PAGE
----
So they want a $100K system admin to do a $50K networking internship, is what it looks like. It's crazy. None of it ads up.



  • @john11smith said in Getting Started in IT SAMIT Video:

    My friend advised using "fantasy" - write in CV that I was involved in some projects, which is not true. But later I started thinking I can make it true. I can establish my own company find a few little customers. I have some other income, so for me would be enough just cover expenses in the worse case. If I did that 2 years ago it was 2 years commercial experience by now.

    Always "make it true." That's one of the great things about IT. There are always ways to make it true. Some ideas:

    1. Start your own company. This is both direct IT and direct business experience. The challenge here is getting work that is high enough level to matter.
    2. Volunteer. Non-profits or civil organizations often need IT and can't afford it. This can be one of the best ways to get real commercial experience without needing to start your own company.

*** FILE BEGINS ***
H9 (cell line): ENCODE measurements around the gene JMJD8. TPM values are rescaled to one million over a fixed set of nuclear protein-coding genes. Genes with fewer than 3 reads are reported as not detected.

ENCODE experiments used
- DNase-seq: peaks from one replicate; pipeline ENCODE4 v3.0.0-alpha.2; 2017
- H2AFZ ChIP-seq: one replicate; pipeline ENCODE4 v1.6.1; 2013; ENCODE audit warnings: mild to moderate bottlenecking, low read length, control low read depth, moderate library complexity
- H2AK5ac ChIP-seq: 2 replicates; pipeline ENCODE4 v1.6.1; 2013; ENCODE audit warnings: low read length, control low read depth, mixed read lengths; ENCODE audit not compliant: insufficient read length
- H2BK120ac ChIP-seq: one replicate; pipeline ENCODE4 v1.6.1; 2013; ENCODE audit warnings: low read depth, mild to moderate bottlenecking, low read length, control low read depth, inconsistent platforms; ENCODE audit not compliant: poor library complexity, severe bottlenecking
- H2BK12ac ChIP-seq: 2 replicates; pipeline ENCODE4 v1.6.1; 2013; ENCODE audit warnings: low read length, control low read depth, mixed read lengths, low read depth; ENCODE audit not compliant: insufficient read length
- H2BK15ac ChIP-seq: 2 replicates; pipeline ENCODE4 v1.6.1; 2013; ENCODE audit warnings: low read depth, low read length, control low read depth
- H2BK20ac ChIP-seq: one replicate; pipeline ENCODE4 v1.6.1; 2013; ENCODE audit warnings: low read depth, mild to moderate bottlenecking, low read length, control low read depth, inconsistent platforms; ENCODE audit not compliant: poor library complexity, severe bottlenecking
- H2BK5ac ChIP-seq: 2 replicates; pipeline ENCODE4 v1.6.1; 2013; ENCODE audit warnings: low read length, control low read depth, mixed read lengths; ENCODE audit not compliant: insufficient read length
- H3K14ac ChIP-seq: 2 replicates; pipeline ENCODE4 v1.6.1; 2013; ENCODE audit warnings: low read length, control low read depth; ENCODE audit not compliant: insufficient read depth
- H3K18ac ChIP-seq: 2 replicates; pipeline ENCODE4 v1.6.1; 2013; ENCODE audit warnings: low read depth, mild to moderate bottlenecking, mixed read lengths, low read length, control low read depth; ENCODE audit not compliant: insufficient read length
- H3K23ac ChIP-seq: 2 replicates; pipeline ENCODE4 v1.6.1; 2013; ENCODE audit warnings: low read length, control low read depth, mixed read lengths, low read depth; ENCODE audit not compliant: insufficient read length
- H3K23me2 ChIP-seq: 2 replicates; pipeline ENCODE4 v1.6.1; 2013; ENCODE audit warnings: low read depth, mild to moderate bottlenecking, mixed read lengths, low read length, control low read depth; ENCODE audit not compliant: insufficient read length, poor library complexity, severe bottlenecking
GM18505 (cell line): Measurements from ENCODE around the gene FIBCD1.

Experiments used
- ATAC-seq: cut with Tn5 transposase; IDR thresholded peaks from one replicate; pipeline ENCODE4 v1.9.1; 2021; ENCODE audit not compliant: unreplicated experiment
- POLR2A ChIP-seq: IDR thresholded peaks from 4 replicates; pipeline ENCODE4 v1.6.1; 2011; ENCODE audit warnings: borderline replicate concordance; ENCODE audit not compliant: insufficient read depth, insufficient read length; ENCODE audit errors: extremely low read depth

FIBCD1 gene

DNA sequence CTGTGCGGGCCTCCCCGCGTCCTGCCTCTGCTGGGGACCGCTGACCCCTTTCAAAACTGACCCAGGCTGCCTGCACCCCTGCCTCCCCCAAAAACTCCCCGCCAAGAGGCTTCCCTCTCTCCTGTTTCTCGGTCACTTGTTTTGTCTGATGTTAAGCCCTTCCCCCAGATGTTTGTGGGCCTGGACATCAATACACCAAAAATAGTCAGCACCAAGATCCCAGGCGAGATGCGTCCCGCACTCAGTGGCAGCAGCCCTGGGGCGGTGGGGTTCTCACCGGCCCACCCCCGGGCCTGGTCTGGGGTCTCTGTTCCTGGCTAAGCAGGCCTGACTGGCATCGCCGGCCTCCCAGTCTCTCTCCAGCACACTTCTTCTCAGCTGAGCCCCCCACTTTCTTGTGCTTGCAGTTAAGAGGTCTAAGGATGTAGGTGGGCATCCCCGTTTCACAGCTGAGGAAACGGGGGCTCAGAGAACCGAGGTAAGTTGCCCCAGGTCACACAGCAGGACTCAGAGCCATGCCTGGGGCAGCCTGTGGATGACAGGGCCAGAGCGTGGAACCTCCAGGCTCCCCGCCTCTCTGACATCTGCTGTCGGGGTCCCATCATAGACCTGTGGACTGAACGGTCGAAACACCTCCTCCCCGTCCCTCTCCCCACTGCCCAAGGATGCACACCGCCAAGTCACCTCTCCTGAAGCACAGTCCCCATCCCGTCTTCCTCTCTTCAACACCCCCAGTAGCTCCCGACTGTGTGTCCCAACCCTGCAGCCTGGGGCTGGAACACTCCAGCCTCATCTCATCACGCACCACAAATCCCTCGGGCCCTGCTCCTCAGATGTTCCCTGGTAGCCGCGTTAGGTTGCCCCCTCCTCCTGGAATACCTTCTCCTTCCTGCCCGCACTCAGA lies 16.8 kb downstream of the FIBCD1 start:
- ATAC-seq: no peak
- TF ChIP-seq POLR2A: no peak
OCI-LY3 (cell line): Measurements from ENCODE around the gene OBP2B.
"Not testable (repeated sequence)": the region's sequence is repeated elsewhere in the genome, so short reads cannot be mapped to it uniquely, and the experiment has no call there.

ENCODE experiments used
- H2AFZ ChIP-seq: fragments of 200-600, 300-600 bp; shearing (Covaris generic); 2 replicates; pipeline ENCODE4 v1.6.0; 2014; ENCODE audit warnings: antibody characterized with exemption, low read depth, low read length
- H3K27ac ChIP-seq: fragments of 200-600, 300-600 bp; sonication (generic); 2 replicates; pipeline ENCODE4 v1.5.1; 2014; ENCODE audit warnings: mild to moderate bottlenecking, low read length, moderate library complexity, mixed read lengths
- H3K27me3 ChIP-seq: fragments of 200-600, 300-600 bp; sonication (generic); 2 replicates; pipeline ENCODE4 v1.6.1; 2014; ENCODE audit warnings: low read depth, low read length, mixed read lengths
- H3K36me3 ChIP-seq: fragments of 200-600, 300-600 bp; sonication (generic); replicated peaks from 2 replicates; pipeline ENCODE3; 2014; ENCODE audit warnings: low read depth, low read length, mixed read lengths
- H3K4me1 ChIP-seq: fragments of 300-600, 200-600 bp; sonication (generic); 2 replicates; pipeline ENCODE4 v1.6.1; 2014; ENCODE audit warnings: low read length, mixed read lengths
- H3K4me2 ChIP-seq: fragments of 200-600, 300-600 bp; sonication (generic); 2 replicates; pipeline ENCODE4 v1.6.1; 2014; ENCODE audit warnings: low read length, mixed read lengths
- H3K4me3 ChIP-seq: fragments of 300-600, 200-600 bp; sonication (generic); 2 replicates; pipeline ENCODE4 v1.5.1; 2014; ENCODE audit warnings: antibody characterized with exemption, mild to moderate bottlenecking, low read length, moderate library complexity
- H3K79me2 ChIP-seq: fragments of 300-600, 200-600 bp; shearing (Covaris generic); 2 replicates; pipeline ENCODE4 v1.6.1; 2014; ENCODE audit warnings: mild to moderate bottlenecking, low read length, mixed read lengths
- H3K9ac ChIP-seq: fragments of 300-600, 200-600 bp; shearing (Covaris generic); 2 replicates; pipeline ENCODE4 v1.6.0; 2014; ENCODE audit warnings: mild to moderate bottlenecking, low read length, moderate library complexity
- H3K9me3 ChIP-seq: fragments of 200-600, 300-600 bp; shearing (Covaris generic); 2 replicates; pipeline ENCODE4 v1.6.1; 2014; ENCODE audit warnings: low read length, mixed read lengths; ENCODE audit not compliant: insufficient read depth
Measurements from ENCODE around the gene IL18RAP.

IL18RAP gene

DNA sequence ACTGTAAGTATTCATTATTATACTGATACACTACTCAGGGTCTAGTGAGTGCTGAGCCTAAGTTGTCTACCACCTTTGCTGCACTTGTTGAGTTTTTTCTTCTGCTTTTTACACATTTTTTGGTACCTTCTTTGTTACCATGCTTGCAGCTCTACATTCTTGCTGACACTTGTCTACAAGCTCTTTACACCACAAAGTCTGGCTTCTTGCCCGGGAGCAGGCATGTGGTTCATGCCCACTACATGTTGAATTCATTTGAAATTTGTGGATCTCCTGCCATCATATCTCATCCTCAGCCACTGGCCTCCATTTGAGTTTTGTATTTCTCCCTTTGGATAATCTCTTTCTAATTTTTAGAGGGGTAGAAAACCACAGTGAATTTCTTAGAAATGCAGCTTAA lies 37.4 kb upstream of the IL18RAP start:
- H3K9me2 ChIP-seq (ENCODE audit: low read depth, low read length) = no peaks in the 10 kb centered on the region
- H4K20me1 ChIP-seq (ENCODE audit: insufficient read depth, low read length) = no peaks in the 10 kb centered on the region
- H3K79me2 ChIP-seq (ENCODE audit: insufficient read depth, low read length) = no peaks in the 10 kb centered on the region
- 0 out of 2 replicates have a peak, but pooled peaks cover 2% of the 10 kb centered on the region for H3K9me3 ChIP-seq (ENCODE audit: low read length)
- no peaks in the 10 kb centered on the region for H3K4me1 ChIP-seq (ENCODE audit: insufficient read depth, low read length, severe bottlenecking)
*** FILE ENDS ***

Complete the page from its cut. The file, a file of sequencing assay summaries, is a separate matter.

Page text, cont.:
3. Home Lab. Build a massive home lab and do (and document) absolutely everything. Document it here on MangoLassi, in fact! Or write a blog. Or both. Don't just "do the work" but do it, document it and have a "portfolio" to show off to employers. When they ask "have you done X", you don't just know the material better because you did it, you have a "story to tell" and documented "proof" online where you wrote about it and you can point them to that. Doing stuff at home cradle to grave and running it in your own production is a massively impressive thing to have. Make them ashamed at how much more you do at home than they do at the office.
    4. Find an MSP and see about work there. MSP experience moves you faster than internal IT staff work, typically. Still requires getting hired, so not a magic answer by any stretch.
    5. Intern. In the US, at least, interning for free is totally normal and you can do this and build experience with all kinds of businesses and hopefully have a mentor that helps you, as well.